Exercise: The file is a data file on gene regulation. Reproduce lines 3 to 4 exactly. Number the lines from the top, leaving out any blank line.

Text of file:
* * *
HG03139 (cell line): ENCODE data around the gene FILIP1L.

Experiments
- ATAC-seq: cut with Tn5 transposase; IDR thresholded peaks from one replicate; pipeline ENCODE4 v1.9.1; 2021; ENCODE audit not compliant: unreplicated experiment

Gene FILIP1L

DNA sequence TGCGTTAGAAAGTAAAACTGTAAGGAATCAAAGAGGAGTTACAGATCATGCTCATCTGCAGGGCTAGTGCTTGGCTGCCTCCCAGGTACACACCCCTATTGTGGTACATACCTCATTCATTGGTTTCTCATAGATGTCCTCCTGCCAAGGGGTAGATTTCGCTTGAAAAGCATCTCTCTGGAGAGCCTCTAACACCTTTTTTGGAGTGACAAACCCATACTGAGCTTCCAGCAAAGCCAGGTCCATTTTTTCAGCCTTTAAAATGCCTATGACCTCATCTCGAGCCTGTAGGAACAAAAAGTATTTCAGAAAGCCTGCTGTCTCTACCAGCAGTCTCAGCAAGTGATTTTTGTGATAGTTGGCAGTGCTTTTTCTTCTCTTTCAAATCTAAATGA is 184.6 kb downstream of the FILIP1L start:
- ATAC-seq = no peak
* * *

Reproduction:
- ATAC-seq: cut with Tn5 transposase; IDR thresholded peaks from one replicate; pipeline ENCODE4 v1.9.1; 2021; ENCODE audit not compliant: unreplicated experiment

Gene FILIP1L